How Covid-19 caused Vancouver’s condo conundrum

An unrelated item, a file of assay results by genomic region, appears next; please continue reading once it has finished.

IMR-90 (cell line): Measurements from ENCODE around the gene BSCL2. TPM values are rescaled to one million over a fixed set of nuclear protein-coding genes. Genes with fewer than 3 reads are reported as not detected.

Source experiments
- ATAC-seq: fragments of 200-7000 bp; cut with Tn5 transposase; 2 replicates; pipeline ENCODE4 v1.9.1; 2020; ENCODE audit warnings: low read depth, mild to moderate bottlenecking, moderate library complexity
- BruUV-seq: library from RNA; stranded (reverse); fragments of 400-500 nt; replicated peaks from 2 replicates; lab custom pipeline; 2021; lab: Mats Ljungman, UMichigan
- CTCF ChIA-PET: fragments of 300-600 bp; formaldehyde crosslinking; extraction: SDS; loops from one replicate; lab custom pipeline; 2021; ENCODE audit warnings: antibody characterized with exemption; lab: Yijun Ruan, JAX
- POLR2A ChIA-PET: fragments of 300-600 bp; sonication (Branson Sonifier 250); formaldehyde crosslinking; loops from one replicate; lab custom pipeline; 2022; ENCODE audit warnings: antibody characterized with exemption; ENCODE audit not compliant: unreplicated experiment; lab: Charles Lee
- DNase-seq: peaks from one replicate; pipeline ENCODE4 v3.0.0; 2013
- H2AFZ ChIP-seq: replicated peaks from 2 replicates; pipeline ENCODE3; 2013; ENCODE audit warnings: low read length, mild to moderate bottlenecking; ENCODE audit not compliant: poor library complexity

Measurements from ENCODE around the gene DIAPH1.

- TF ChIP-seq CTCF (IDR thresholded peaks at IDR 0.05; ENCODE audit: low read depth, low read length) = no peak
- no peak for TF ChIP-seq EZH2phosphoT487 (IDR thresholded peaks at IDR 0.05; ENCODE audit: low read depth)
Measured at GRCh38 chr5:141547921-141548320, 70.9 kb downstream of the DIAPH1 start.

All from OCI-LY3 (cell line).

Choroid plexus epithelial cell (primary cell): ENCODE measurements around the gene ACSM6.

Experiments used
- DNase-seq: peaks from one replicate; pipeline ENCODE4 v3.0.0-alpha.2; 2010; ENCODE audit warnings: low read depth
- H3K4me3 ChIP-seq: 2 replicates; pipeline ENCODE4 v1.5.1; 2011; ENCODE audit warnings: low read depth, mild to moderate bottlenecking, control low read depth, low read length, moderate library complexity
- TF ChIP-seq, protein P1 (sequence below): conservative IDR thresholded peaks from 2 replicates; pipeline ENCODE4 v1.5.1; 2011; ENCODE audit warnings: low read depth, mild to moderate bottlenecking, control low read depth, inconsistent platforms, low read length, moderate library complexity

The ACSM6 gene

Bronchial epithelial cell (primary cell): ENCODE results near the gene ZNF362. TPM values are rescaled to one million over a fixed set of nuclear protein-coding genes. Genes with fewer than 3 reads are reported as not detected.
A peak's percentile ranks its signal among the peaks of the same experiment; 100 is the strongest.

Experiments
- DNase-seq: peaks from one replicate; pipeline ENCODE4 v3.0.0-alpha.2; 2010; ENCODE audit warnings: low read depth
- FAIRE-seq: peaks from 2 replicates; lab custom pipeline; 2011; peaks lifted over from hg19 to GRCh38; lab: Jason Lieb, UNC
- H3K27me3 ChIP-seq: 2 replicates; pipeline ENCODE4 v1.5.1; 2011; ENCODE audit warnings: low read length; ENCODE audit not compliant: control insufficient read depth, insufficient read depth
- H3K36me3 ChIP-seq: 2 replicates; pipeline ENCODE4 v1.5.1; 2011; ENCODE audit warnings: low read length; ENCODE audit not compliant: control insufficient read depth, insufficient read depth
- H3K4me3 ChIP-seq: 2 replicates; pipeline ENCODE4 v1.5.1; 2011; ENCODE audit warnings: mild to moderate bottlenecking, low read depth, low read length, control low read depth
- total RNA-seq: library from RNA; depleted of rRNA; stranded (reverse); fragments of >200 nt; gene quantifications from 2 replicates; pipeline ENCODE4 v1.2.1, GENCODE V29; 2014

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How Covid-19 caused Vancouver’s condo conundrum As homebuyers reject high-density city life in favour of suburbia, apartment prices drop © Getty Images/iStockphoto Share on Twitter (opens new window) Share on Facebook (opens new window) Share on LinkedIn (opens new window) Save Antonia Cundy 16 HOURS AGO 10 Print this page Be the first to know about every new Coronavirus story Get instant email alerts Jill Cory and her husband had been talking about moving out of their apartment in Vancouver for years. But it was not until Jill’s 96-year-old mother — and her dog — came to live with them during the pandemic that they finally decided to make the leap. “The condo was just starting to feel a little tight with three dogs instead of two and three people instead of two,” says Cory. “We’d been looking around already . . . So when mum came to live with us she was a bit like: ‘Well, what are we waiting for?’” For the price of their 1,300 sq ft condominium, which they sold for C$1.68m (£960,000), the Corys bought a 3,800 sq ft house on an acre of land not far from Victoria on Vancouver Island, off the city’s Pacific coast. The purchase was a whirlwind. The Corys’ condo sold for less than they had hoped, but the previously slow market on the island suddenly grew frantic. “We were up against so many buyers,” says Cory. “We were outbid on a couple of offers, and several properties were sold before we could even view or offer on them,” she says. For the home they did buy, the Corys offered C$62,000 over the asking price, with a clause saying they would add another C$10,000 to the highest bid the seller received. Residents have been leaving the high-density city areas for places such as Vancouver Island © Getty Images/iStockphoto The couple’s experience illustrates the dual market that has emerged in the Canadian city — regularly ranked among the most liveable in the world — since the outbreak of coronavirus. With travel restrictions blocking international buyers and locals looking for more space to work from home, the value of central, high-rise apartments has dropped sharply while prices for detached, single-family homes have risen by hundreds of thousands of dollars. “It’s not normally like that, the condo and detached markets normally move in lockstep, but that demand to live in a detached house with a yard has meant they’ve taken completely divergent paths this year,” says Dane Eitel, founder of real-estate analytics company Eitel Insights. In November, the average price of a condo in Vancouver’s inner city was C$765,875, an 8 per cent drop from January’s C$831,864, according to Eitel Insights. Meanwhile, in Greater Vancouver, which includes the inner city and extends over 2,877 sq km to suburbs on and around the Fraser River delta, the average price for a detached home rose 10 per cent over the same period, from C$1.59m in January 2020 to C$1.75m in November. “We’re seeing people looking for outside space, getting away from density,” says Kevin Skipworth, owner of Dexter Realty in Vancouver. “It’s primarily driven by locals; we haven’t seen much investor activity,” he says. “We’ve seen the majority of demand for what we call town houses here. The concrete high-rise sector, which requires a lot of investor financing and presales, hasn’t been as strong.” South-west of Vancouver’s downtown peninsula, detached houses start to crop up in beachside Kitsilano, or Kits. Crammed with yoga studios and juice bars, the neighbourhood attracts a slightly younger crowd than Vancouver’s other prime residential areas — it is where Lululemon, the activewear brand that sells $100 gym leggings, opened its first store. Kitsilano Beach has a relaxed, boho feel © Canadian Press/Shutterstock Further south-west are the city’s grander residential areas, where vast houses sit within large green plots. At the top of this market is Shaughnessy, the only Vancouver neighbourhood built on winding tree-lined boulevards rather than a grid system. The inverse trajectories of condos and detached homes come after a controversial few years in Vancouver’s residential market. Between 2015 and 2018, a flurry of international interest, particularly from mainland China, helped send prices rising by 88 per cent in the condo market and 40 per cent for detached homes, according to Eitel Insights. In the US, people are sick of talking politics. In Vancouver, people are sick of talking house prices Recognising what British Columbia’s former finance minister Carole James called a “real estate crisis”, the provincial government tried to bring prices back under control with taxes such as a speculation and vacancy tax levied against empty homes. In 2019, prices dropped by around 15 per cent. “In the US, people are sick of talking politics,” says Cory. “In Vancouver, people are so sick of talking about house prices.” For the Corys, who moved away from Vancouver for six years in 2012, the reality of trying to move back into a city where prices had risen so dramatically was stark. The couple had to sell their home in Dunbar, on Vancouver’s western side, in order to be close to their son, who was receiving medical treatment in Calgary. After their son passed away, the Corys could not afford to move back to their Dunbar home, which they had sold for C$1.75m in 2012. “The international investment community had driven prices up so much that six years later it was worth C$2.8m,” she says. Between 2015 and 2018, international buyers helped condo prices rise by more than 60 per cent but the pandemic has reversed the trend © Getty Images/iStockphoto It was not only the prices that were unrecognisable, the neighbourhood itself had changed. “Our beloved Vancouver, which we had lived in and loved for 35 years, just wasn’t the same. There were empty homes, small businesses had closed and condos went up instead,” says Cory. “When we first moved in it was a very lovely, heterogenous and connected community with beautiful, established old homes. There were professors, teachers, doctors — people who had lived there for 20 or 30 years.” Recommended ExplainerCoronavirus economic impact Pandemic crisis: Global economic impact tracker Government policies and, more recently, the pandemic have slowed demand from international buyers. But wealthy locals looking for more space during lockdown have sent Vancouver’s detached-home market creeping back up towards its 2017 highs. In Shaughnessy, the average price of a home between April and December in 2019 was C$4.1m, according to Dexter Realty. Last year, in the same period, the average price was C$6.1m. For locals without big bucks, this means that getting more space entails looking far beyond the traditional residential areas on Vancouver’s west side. Roman, a 28-year-old who moved to downtown Vancouver from Barcelona three years ago, began to dream bigger this year when he realised working from home was not going to be a temporary fix. Last month, he bought a three-bedroom town house with a garage in Coquitlam, a suburban area on the outskirts of Greater Vancouver. Surrey, near the Fraser River, is part of Greater Vancouver © Getty Images “I don’t really need to stay in downtown Vancouver, work is pretty much the only reason I’m here,” says Roman, who only wanted to give his first name. “The reason I moved further away is because if I were to find a place similar to that, or even a two-bed, in Vancouver, it’s next to impossible [for that price].” Roman paid C$730,000 for the new-build house, which will be finished this year — the monthly mortgage cost of C$3,000 is C$1,000 more than the rent on his one-bedroom city apartment. He adds that part of what drove his decision was the inequality in the area, particularly the Downtown Eastside, which is at the epicentre of British Columbia’s opioid crisis. “It’s a really nice city if you ignore this major problem . . . It’s really close to nature, there’s lots of great food, there’s so many things to do, but it just gets so depressing going every day to work,” he says. “You live in a million-dollar condo and then you go downstairs on to the street and you’re in a completely different world. I would see needles on the ground and people screaming every day,” he says. “The pandemic made me think: do I have to stay in this place that I don’t really like, or could I move somewhere better to improve the quality of my life?” ‘Because of Covid there’s no need to work downtown. The exodus from the condo market has been real,’ says Eitel Insights © Getty Images Moves like this are causing trouble for the investors who own buildings or apartments like Roman’s — especially those that bought close to market highs. “We have a large rental base here and now because of Covid there’s no need to work downtown. The exodus from the condo market has been real,” says Eitel Insights. “So now owner-investors have no rent covering their mortgage, so they’re either looking to get out or they’re looking to stem losses.” This slide in prices is likely to increase further, Eitel says, as new-builds come to market in the next year. “I actually see the condo market inventory increasing because we’re seeing the completion of these buildings that people bought as investments years ago. House & Home Unlocked FT subscribers can sign up for our weekly email newsletter containing guides to the global property market, distinctive architecture, interior design and gardens. Sign up here with one click “What that ultimately leads to and has already led to downtown is a cannibalisation factor,” he says. “You see those older buildings have to reduce their prices quite aggressively to get a sale and then the newer ones have to reduce their prices too.” Stéfane Marion, chief economist at the National Bank of Canada, adds that Vancouver’s residential market is dependent on immigration and that if travel restrictions do not loosen in the next year, the market is likely to see a “significant softening” across the board. Without immigration, there would be no growth in Canada’s millennial population. But on Vancouver Island, where the Corys moved last month, they are focused on trying to regain a sense of their old life. “Some people say Victoria and the area around it is like Vancouver was 30 years ago,” says Cory. “We’ve only been here a few weeks and we absolutely love it so far.” Buying guide In 2016, the British Columbia government introduced a foreign buyers’ tax — now 20 per cent — on the market value of properties in certain areas including Greater Vancouver and Greater Victoria. If a residential property is worth more than C$3m, there is an extra 2 per cent tax on the value above that amount. Properties for sale Apartment, East Vancouver, C$1.459m A three-bedroom, two-bathroom condo next to Queen Elizabeth Park, which is close to Vancouver’s Main Street. The apartment, which measures 1,215 sq ft, has a 160 sq ft balcony and a small office space. Available through estate agents Dexter Realty. House, West Point Grey, C$6.998m A three-bedroom, four-bathroom property in the prestigious “North of 4th” neighbourhood. The house, which measures 4,353 sq ft, has a garden and a roof terrace that has been reinforced for a hot tub. Available through Christie’s International Real Estate. Contemporary home, University Endowment Lands, C$31m © David O. Marlow Near the University of British Columbia on the Point Grey peninsula, this grand contemporary building measures 10,139 sq ft. The property has four bedrooms, five bathrooms and ocean views. Available through Christie’s International Real Estate. Follow @FTProperty on Twitter or @ft_houseandhome on Instagram to find out about our latest stories first. Listen to our podcast, Culture Call, where FT editors and special guests discuss life and art in the time of coronavirus. 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